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Lions install new hearing loop system at HRMS

EYEOPENERS LIONS CLUB MEMBERS — and one The Dalles Lions member — met at Hood River Middle School Thursday to install a new hearing loop system to the downstairs portion of the auditorium. From left, in front, are Bill Huff, Tim McGlothlin (The Dalles Lions) holding the transmitter box, and Erma Hickman holding a plaque explaining the new technology. Behind, from left, are Chad Tyler, Trudy Tallman and Leonard Hickman, project coordinator.

Photo by Trisha Walker.
EYEOPENERS LIONS CLUB MEMBERS — and one The Dalles Lions member — met at Hood River Middle School Thursday to install a new hearing loop system to the downstairs portion of the auditorium. From left, in front, are Bill Huff, Tim McGlothlin (The Dalles Lions) holding the transmitter box, and Erma Hickman holding a plaque explaining the new technology. Behind, from left, are Chad Tyler, Trudy Tallman and Leonard Hickman, project coordinator.

Five members of EyeOpeners Lions Club and one from The Dalles Lions met at Hood River Middle School on Thursday to install a special piece of equipment in the historic auditorium’s lower level.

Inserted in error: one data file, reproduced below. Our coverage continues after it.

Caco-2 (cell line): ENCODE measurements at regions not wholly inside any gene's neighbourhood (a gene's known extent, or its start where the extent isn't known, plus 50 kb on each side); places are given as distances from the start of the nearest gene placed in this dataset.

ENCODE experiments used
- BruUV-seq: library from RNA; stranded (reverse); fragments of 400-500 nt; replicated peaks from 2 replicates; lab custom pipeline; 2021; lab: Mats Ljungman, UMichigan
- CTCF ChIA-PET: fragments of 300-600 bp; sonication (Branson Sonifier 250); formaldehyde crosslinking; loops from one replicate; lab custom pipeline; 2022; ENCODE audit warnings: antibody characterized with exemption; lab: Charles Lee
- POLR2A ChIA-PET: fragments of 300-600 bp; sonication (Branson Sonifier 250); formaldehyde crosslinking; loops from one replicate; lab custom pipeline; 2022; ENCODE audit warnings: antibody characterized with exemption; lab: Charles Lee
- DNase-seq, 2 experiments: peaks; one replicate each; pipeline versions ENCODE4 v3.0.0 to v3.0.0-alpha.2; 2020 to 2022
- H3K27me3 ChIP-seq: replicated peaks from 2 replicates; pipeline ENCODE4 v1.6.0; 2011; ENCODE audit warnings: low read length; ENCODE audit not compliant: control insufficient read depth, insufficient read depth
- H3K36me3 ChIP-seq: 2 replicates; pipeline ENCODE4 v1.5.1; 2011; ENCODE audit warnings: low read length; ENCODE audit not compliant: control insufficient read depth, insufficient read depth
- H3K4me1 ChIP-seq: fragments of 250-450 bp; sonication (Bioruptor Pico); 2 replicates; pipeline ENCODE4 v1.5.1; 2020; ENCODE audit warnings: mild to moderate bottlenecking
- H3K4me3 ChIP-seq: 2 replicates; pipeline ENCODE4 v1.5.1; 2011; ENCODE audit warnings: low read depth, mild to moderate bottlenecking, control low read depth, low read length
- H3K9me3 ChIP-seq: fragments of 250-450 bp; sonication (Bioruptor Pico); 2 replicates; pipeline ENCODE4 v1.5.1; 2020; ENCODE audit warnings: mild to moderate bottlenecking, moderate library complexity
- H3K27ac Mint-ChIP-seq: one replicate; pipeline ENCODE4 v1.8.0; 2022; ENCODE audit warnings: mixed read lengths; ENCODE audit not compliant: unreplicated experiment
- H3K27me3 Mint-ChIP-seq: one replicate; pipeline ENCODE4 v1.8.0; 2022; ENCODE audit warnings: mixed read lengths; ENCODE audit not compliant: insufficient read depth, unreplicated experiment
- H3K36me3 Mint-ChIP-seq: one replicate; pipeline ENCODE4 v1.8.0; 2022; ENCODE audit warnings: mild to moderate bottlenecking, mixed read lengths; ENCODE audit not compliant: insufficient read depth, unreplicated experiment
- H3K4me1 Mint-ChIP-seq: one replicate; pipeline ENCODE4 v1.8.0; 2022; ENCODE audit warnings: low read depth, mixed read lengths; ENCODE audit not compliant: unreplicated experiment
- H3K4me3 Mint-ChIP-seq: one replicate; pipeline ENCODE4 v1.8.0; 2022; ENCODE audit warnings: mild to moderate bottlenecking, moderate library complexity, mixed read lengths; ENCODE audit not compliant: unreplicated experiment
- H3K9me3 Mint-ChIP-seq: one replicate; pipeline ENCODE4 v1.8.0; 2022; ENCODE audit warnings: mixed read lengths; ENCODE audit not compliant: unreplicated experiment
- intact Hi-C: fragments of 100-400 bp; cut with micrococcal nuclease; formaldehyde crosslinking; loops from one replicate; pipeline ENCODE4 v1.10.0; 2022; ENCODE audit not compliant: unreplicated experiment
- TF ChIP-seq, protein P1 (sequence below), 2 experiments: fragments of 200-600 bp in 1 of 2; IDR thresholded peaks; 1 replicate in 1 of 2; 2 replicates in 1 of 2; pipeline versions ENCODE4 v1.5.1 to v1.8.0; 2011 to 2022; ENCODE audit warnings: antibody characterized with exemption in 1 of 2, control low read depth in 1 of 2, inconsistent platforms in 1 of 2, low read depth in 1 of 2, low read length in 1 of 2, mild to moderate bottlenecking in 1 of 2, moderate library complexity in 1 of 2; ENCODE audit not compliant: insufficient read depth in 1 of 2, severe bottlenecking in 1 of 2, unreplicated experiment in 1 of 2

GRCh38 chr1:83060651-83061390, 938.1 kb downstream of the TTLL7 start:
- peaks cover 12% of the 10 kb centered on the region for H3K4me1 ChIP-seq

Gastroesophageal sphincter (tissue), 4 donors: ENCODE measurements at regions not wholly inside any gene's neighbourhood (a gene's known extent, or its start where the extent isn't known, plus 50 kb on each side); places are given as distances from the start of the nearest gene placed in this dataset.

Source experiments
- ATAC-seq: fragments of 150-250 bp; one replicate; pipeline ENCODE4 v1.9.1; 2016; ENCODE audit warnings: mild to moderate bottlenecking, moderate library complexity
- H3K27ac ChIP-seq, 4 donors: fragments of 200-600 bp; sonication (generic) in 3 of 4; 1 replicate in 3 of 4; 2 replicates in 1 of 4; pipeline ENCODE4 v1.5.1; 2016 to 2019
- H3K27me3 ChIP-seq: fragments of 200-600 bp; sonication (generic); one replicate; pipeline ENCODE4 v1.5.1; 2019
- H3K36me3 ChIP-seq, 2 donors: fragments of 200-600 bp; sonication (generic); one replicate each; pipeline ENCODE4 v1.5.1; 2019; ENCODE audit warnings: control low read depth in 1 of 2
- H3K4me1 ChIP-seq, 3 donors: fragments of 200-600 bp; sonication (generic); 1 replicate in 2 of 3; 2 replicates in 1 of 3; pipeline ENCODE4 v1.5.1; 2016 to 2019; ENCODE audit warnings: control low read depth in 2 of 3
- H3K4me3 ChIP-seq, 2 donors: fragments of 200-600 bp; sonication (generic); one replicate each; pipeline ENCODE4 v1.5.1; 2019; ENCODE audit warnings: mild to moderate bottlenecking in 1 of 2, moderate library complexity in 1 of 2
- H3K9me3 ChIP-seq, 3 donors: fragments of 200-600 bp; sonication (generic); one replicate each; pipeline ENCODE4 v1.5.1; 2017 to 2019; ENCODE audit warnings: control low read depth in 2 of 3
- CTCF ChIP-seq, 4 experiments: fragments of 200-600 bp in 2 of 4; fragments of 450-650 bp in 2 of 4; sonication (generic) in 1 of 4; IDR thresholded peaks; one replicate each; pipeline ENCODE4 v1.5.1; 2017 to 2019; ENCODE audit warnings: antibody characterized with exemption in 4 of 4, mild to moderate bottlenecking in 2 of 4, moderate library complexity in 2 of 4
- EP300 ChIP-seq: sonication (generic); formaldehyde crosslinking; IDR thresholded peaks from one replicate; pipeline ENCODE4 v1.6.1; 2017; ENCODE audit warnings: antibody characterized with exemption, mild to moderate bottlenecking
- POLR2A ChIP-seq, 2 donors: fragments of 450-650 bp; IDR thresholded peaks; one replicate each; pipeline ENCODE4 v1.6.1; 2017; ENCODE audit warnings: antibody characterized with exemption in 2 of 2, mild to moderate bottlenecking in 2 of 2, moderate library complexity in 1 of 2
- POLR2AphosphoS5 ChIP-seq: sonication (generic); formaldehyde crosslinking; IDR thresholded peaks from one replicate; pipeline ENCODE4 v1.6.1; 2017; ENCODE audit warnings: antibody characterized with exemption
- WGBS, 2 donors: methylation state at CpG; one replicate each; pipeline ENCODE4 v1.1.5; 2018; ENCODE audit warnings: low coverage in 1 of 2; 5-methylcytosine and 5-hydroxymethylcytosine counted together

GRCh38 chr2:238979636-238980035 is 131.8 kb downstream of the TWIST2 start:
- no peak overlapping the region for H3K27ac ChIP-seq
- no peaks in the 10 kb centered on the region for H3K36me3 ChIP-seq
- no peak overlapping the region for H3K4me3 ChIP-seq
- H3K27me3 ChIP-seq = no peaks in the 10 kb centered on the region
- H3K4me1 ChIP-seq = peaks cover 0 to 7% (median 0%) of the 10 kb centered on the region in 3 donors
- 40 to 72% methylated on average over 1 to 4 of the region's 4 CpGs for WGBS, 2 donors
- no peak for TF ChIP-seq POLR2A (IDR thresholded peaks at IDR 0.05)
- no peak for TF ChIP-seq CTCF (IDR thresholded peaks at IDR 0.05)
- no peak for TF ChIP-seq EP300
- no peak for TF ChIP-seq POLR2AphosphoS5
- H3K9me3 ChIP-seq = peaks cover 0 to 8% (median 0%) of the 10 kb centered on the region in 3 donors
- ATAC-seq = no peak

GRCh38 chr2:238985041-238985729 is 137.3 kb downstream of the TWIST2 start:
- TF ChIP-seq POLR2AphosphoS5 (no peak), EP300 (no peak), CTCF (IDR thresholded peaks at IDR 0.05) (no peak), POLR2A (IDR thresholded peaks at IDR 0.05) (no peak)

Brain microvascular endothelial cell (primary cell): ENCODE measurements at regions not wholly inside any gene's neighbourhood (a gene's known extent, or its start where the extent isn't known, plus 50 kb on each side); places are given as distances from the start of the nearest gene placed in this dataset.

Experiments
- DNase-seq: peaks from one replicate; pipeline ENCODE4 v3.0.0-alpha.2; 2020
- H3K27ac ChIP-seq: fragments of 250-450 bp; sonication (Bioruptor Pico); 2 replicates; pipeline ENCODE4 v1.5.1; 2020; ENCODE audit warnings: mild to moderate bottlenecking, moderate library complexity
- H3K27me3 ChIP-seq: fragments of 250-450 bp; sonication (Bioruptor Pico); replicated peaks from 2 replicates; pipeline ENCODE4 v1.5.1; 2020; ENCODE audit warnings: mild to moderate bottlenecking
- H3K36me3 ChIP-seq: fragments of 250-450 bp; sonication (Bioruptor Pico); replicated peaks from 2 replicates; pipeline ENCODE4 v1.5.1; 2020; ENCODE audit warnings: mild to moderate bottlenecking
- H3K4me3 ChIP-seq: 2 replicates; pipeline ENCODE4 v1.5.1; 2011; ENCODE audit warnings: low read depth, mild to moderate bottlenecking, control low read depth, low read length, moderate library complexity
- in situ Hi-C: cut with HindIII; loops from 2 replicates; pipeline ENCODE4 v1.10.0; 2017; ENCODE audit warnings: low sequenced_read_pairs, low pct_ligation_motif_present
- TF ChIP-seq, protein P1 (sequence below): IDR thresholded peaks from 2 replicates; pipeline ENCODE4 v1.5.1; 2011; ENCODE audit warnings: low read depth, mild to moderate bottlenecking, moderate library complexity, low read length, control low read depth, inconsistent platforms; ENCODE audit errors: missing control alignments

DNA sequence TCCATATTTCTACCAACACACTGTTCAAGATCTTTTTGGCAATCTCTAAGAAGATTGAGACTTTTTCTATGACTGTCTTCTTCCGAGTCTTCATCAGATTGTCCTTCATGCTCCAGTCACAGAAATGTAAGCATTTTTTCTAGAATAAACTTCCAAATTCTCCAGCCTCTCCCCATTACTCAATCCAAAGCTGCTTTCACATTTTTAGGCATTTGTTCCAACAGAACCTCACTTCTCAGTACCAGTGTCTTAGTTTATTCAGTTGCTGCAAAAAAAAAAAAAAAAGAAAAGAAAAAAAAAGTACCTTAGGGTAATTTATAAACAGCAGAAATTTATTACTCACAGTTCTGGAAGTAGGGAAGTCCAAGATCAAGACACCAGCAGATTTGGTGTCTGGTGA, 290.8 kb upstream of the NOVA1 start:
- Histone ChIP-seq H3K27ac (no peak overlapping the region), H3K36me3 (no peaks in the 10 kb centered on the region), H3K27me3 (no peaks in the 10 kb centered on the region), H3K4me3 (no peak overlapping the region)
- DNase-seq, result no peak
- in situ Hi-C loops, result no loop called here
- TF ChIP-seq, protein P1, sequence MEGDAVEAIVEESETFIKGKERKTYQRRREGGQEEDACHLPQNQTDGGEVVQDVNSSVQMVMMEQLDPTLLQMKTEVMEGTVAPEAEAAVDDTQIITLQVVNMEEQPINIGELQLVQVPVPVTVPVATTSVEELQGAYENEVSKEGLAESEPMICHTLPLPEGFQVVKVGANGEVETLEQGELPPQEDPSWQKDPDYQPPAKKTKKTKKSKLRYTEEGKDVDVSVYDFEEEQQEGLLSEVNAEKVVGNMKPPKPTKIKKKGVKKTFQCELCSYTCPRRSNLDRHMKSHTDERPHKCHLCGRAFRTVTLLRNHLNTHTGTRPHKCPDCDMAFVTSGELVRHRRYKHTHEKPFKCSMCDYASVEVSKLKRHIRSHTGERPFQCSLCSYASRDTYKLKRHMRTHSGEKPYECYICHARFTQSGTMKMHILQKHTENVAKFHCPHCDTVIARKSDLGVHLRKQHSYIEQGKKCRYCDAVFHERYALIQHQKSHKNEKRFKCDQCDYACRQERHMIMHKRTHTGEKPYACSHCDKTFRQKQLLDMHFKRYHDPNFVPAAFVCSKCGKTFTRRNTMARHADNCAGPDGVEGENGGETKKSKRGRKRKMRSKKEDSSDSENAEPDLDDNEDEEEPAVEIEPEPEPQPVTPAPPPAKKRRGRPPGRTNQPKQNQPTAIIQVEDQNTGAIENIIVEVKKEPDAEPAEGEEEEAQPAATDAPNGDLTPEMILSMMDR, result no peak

They were there to put in a hearing loop system — an induction system using a magnetic field to send sound directly to a hearing aid’s telecoil, turning it into a wireless speaker — just in time for the annual Lions Follies production, which opens next weekend, April 21-23.

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TIM MCGLOTHLIN, left, and Chad Tyler work to install the new hearing loop system — which turns hearing aids into wireless speakers — in the Hood River Middle School auditorium Thursday. EyeOpeners Lions Club has been working on the project for over a year.

Leonard Hickman, project coordinator, was joined by Erma Hickman, Trudy Tallman, Bill Huff and Chad Tyler from Hood River and Tim McGlothlin from The Dalles. McGlothlin has been setting up the systems locally, free of charge, said Hickman, for clubs who purchase the materials. It took the EyeOpeners a year to go from the planning stages to installation. Funds for the nearly $1,000 project came from community projects such as Families in the Park dinners and working at the Western Antique Aeroplane & Automobile Museum Fly-In.

“We got the idea last March at the district convention in The Dalles — there was a speaker giving a session on hearing loops,” explained Tallman. Some members knew how well it worked from experience, having seen it in action at Valley Christian, who installed a system during their big remodel a couple of years ago, she said. With Lions clubs celebrating 100 years in 2017, there’s a push for “legacy projects” — long-lasting gifts to the community that make a difference — and EyeOpeners felt this achieved that mission.

HRMS was chosen, said Hickman, because it’s the site of the annual Follies production, one of the club’s major fundraisers each year.

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